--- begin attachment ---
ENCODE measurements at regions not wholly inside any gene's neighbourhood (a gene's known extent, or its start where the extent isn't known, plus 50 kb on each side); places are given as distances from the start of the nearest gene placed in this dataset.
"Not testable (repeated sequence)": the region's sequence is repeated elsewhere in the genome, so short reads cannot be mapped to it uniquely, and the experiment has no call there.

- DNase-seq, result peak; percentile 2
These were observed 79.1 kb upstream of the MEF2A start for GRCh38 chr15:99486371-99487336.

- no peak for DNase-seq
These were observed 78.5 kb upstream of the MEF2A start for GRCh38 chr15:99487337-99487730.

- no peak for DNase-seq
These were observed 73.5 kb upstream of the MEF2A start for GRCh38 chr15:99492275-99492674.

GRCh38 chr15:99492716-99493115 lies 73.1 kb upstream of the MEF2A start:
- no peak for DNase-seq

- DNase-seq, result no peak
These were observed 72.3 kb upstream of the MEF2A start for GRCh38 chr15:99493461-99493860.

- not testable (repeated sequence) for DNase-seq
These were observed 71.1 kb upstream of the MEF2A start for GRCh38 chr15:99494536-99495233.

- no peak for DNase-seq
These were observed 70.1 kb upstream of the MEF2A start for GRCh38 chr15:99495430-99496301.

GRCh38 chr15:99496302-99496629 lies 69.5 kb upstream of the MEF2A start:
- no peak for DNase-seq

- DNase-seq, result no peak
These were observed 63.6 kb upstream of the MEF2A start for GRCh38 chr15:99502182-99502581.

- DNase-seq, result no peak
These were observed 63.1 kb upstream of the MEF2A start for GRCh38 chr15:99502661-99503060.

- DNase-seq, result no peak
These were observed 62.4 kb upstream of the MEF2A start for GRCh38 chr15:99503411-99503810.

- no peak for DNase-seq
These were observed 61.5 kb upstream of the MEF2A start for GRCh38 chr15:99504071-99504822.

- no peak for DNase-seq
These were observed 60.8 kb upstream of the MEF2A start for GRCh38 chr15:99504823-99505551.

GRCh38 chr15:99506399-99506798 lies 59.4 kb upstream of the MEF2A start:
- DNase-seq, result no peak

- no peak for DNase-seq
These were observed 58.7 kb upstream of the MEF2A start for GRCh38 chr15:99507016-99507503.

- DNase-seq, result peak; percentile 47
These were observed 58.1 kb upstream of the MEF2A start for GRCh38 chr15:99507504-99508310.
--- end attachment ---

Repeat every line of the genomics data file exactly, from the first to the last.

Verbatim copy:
ENCODE measurements at regions not wholly inside any gene's neighbourhood (a gene's known extent, or its start where the extent isn't known, plus 50 kb on each side); places are given as distances from the start of the nearest gene placed in this dataset.
"Not testable (repeated sequence)": the region's sequence is repeated elsewhere in the genome, so short reads cannot be mapped to it uniquely, and the experiment has no call there.

- DNase-seq, result peak; percentile 2
These were observed 79.1 kb upstream of the MEF2A start for GRCh38 chr15:99486371-99487336.

- no peak for DNase-seq
These were observed 78.5 kb upstream of the MEF2A start for GRCh38 chr15:99487337-99487730.

- no peak for DNase-seq
These were observed 73.5 kb upstream of the MEF2A start for GRCh38 chr15:99492275-99492674.

GRCh38 chr15:99492716-99493115 lies 73.1 kb upstream of the MEF2A start:
- no peak for DNase-seq

- DNase-seq, result no peak
These were observed 72.3 kb upstream of the MEF2A start for GRCh38 chr15:99493461-99493860.

- not testable (repeated sequence) for DNase-seq
These were observed 71.1 kb upstream of the MEF2A start for GRCh38 chr15:99494536-99495233.

- no peak for DNase-seq
These were observed 70.1 kb upstream of the MEF2A start for GRCh38 chr15:99495430-99496301.

GRCh38 chr15:99496302-99496629 lies 69.5 kb upstream of the MEF2A start:
- no peak for DNase-seq

- DNase-seq, result no peak
These were observed 63.6 kb upstream of the MEF2A start for GRCh38 chr15:99502182-99502581.

- DNase-seq, result no peak
These were observed 63.1 kb upstream of the MEF2A start for GRCh38 chr15:99502661-99503060.

- DNase-seq, result no peak
These were observed 62.4 kb upstream of the MEF2A start for GRCh38 chr15:99503411-99503810.

- no peak for DNase-seq
These were observed 61.5 kb upstream of the MEF2A start for GRCh38 chr15:99504071-99504822.

- no peak for DNase-seq
These were observed 60.8 kb upstream of the MEF2A start for GRCh38 chr15:99504823-99505551.

GRCh38 chr15:99506399-99506798 lies 59.4 kb upstream of the MEF2A start:
- DNase-seq, result no peak

- no peak for DNase-seq
These were observed 58.7 kb upstream of the MEF2A start for GRCh38 chr15:99507016-99507503.

- DNase-seq, result peak; percentile 47
These were observed 58.1 kb upstream of the MEF2A start for GRCh38 chr15:99507504-99508310.